• Some businesses with very low annual taxable supplies may qualify for annual filing.

Due to these rules and thresholds, it's especially important to monitor your sales revenue throughout the year to ensure compliance with the filing frequency requirements set by the Canada Revenue Agency (CRA). If your business's annual taxable supplies exceed the threshold for your current filing frequency, you may be required to switch to a more frequent filing frequency.

Conversely, if your business's taxable supplies fall below the threshold for your current filing frequency, you may be eligible to switch to a less frequent filing frequency.

A professional can help you determine your filing requirements and help you file your GST/HST Return correctly. You can always book a call with ReInvestWealth’s professionals to learn more.

Step 5: Remit Your GST/HST

Depending on the information in your GST/HST return, you will need to remit a certain amount to the government, even if you have not been paid yet by your customers. Your payment deadline will vary depending on your filing deadline.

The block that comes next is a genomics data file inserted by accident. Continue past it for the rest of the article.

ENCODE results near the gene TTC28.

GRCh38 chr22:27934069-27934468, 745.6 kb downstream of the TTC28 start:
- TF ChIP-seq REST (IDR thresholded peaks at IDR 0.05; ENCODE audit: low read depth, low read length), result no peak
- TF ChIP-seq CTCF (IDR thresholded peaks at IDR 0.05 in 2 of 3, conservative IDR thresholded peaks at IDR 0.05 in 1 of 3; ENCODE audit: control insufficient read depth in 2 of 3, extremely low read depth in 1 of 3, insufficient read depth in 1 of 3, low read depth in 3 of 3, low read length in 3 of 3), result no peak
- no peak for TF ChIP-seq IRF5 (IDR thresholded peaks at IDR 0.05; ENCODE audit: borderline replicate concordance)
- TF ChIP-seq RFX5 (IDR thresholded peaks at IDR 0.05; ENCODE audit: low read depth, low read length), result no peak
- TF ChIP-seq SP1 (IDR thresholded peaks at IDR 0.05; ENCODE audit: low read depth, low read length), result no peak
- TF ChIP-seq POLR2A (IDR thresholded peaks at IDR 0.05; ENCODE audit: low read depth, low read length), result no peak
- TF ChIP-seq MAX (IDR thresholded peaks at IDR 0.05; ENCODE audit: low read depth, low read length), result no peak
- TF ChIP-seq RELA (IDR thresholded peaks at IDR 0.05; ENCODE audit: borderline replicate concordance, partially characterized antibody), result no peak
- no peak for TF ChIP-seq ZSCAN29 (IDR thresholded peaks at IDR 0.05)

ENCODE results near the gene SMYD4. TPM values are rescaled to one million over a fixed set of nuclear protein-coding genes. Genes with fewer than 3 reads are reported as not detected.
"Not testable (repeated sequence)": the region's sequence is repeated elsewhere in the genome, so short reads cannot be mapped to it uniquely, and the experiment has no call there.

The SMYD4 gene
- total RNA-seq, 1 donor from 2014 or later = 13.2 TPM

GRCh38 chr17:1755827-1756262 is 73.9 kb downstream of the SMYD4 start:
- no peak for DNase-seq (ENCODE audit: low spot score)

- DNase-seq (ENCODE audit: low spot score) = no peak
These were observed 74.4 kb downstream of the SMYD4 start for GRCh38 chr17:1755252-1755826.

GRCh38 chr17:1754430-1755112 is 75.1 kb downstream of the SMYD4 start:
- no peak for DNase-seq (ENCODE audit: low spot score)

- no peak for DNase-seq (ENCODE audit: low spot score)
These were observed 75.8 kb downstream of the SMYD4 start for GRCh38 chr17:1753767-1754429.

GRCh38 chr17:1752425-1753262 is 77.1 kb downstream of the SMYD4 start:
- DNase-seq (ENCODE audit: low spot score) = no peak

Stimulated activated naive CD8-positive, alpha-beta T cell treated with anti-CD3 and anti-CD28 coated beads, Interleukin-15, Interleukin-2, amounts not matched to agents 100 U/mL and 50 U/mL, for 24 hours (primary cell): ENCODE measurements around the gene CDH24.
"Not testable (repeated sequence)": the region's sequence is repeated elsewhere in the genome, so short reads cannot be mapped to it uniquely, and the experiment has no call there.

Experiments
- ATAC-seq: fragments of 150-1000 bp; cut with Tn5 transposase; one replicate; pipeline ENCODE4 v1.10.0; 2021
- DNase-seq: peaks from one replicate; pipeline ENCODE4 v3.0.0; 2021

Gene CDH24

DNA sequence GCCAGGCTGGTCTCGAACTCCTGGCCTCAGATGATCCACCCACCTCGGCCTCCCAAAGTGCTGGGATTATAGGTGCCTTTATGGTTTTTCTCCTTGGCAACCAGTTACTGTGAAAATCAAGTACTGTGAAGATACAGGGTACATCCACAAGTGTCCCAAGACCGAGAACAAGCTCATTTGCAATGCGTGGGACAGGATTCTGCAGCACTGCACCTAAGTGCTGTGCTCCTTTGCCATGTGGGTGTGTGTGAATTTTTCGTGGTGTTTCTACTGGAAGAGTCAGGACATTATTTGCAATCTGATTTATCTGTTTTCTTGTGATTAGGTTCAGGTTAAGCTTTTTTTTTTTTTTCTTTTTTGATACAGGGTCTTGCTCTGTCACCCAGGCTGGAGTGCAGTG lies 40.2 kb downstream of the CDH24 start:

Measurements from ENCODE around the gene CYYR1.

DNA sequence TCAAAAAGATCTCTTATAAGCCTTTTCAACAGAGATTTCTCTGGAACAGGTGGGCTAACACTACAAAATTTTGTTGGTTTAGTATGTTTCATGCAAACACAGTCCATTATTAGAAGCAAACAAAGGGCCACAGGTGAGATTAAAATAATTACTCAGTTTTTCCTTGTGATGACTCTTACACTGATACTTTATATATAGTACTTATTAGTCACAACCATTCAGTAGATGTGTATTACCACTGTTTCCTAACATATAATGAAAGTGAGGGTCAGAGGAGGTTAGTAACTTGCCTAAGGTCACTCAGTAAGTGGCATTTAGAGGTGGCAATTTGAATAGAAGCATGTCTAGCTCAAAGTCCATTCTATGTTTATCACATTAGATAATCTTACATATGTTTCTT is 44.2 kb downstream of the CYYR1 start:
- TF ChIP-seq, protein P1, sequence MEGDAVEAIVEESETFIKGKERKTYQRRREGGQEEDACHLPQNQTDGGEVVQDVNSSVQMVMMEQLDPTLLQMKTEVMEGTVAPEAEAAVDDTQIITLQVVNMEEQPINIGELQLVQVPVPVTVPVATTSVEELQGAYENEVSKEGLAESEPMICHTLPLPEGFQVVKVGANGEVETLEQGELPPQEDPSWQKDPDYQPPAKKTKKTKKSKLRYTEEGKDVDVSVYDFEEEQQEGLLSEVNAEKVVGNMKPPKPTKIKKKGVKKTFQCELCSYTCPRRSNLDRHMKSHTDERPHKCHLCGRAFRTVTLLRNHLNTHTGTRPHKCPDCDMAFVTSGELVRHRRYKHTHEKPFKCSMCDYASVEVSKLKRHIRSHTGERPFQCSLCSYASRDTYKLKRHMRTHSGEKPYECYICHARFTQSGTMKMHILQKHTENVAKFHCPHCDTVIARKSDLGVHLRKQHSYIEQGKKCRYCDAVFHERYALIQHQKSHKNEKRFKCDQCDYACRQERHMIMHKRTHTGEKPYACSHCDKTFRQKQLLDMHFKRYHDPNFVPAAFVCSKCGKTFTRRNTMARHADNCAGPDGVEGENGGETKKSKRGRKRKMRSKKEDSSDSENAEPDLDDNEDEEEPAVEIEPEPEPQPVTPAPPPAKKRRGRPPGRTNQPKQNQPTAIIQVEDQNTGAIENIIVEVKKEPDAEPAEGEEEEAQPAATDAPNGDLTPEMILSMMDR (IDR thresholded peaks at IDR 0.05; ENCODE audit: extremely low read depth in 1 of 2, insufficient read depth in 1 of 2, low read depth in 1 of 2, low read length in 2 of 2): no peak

An accounting software like ReInvestWealth can take care of steps 3-4 for you, allowing you to collect and file your GST/HST easily. You can even set up auto-filing to make the whole process as simple as 3 clicks.

Frequently Asked Questions

Can I Cancel My GST/HST Registration If My Business Closes?

Yes, you can cancel your GST/HST registration if your business closes. You must notify the Canada Revenue Agency (CRA) of the closure and the effective date of the closure. The CRA will update its records accordingly.

How Often Do I Need to File GST/HST Returns?

The filing frequency for GST/HST returns depends on the total annual taxable supplies of your business. Businesses may be required to file monthly, quarterly, or annually.

What Are the Penalties for Non-Compliance with GST/HST Regulations?

Non-compliance with GST/HST regulations can result in penalties and fines imposed by the Canada Revenue Agency (CRA). Penalties may vary depending on the nature and severity of the non-compliance, but they can include fines, interest charges, and other consequences outlined by the CRA.

Do I Need To Register for GST/HST As A Sole Proprietorship?

As a sole proprietorship in Canada, you may need to register for GST/HST depending on your revenue. If your taxable supplies exceed $30,000 in a consecutive 12-month period, you must register. It is essential to monitor your revenue closely and register timely to comply with the regulations and avoid penalties.